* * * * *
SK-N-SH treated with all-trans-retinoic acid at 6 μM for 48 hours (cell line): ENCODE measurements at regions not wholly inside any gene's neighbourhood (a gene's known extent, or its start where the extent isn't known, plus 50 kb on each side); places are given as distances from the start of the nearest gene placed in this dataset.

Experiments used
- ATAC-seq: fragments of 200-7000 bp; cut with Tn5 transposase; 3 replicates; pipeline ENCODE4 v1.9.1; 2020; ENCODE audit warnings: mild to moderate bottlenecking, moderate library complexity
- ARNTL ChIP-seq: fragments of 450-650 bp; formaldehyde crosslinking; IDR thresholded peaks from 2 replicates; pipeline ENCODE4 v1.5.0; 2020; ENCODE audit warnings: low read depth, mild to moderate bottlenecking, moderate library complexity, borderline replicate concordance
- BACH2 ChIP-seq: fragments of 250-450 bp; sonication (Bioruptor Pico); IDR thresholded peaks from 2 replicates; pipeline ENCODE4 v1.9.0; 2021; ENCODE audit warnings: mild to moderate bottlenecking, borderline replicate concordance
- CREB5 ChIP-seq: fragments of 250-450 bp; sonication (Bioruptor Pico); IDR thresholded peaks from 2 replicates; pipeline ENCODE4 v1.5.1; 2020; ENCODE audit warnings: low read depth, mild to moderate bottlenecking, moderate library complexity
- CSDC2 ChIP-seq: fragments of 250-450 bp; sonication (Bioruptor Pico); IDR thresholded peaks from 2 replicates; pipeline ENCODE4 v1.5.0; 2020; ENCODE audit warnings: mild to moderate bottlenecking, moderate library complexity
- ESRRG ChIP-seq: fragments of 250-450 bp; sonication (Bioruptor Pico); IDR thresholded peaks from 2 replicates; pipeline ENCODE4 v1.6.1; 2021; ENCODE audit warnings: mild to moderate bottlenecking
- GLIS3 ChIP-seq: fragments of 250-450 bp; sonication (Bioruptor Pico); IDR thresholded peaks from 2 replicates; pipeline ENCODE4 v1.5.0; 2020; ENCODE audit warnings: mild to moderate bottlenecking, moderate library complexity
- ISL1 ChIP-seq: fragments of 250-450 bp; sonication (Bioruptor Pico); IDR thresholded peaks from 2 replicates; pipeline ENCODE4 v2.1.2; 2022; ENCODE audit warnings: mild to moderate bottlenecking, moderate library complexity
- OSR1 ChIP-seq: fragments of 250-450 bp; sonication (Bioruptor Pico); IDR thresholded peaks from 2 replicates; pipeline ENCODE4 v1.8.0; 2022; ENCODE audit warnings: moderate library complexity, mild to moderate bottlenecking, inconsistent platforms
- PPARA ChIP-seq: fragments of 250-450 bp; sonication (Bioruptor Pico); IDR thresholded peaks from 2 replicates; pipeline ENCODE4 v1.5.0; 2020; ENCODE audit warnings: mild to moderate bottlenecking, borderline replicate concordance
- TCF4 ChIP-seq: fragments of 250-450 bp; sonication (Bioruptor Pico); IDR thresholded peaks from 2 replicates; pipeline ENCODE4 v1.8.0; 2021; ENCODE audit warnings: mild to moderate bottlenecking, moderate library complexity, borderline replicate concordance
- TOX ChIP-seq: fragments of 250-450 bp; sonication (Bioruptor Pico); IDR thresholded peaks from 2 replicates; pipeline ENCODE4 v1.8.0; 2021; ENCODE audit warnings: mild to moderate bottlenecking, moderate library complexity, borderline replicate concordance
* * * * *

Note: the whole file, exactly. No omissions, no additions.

SK-N-SH treated with all-trans-retinoic acid at 6 μM for 48 hours (cell line): ENCODE measurements at regions not wholly inside any gene's neighbourhood (a gene's known extent, or its start where the extent isn't known, plus 50 kb on each side); places are given as distances from the start of the nearest gene placed in this dataset.

Experiments used
- ATAC-seq: fragments of 200-7000 bp; cut with Tn5 transposase; 3 replicates; pipeline ENCODE4 v1.9.1; 2020; ENCODE audit warnings: mild to moderate bottlenecking, moderate library complexity
- ARNTL ChIP-seq: fragments of 450-650 bp; formaldehyde crosslinking; IDR thresholded peaks from 2 replicates; pipeline ENCODE4 v1.5.0; 2020; ENCODE audit warnings: low read depth, mild to moderate bottlenecking, moderate library complexity, borderline replicate concordance
- BACH2 ChIP-seq: fragments of 250-450 bp; sonication (Bioruptor Pico); IDR thresholded peaks from 2 replicates; pipeline ENCODE4 v1.9.0; 2021; ENCODE audit warnings: mild to moderate bottlenecking, borderline replicate concordance
- CREB5 ChIP-seq: fragments of 250-450 bp; sonication (Bioruptor Pico); IDR thresholded peaks from 2 replicates; pipeline ENCODE4 v1.5.1; 2020; ENCODE audit warnings: low read depth, mild to moderate bottlenecking, moderate library complexity
- CSDC2 ChIP-seq: fragments of 250-450 bp; sonication (Bioruptor Pico); IDR thresholded peaks from 2 replicates; pipeline ENCODE4 v1.5.0; 2020; ENCODE audit warnings: mild to moderate bottlenecking, moderate library complexity
- ESRRG ChIP-seq: fragments of 250-450 bp; sonication (Bioruptor Pico); IDR thresholded peaks from 2 replicates; pipeline ENCODE4 v1.6.1; 2021; ENCODE audit warnings: mild to moderate bottlenecking
- GLIS3 ChIP-seq: fragments of 250-450 bp; sonication (Bioruptor Pico); IDR thresholded peaks from 2 replicates; pipeline ENCODE4 v1.5.0; 2020; ENCODE audit warnings: mild to moderate bottlenecking, moderate library complexity
- ISL1 ChIP-seq: fragments of 250-450 bp; sonication (Bioruptor Pico); IDR thresholded peaks from 2 replicates; pipeline ENCODE4 v2.1.2; 2022; ENCODE audit warnings: mild to moderate bottlenecking, moderate library complexity
- OSR1 ChIP-seq: fragments of 250-450 bp; sonication (Bioruptor Pico); IDR thresholded peaks from 2 replicates; pipeline ENCODE4 v1.8.0; 2022; ENCODE audit warnings: moderate library complexity, mild to moderate bottlenecking, inconsistent platforms
- PPARA ChIP-seq: fragments of 250-450 bp; sonication (Bioruptor Pico); IDR thresholded peaks from 2 replicates; pipeline ENCODE4 v1.5.0; 2020; ENCODE audit warnings: mild to moderate bottlenecking, borderline replicate concordance
- TCF4 ChIP-seq: fragments of 250-450 bp; sonication (Bioruptor Pico); IDR thresholded peaks from 2 replicates; pipeline ENCODE4 v1.8.0; 2021; ENCODE audit warnings: mild to moderate bottlenecking, moderate library complexity, borderline replicate concordance
- TOX ChIP-seq: fragments of 250-450 bp; sonication (Bioruptor Pico); IDR thresholded peaks from 2 replicates; pipeline ENCODE4 v1.8.0; 2021; ENCODE audit warnings: mild to moderate bottlenecking, moderate library complexity, borderline replicate concordance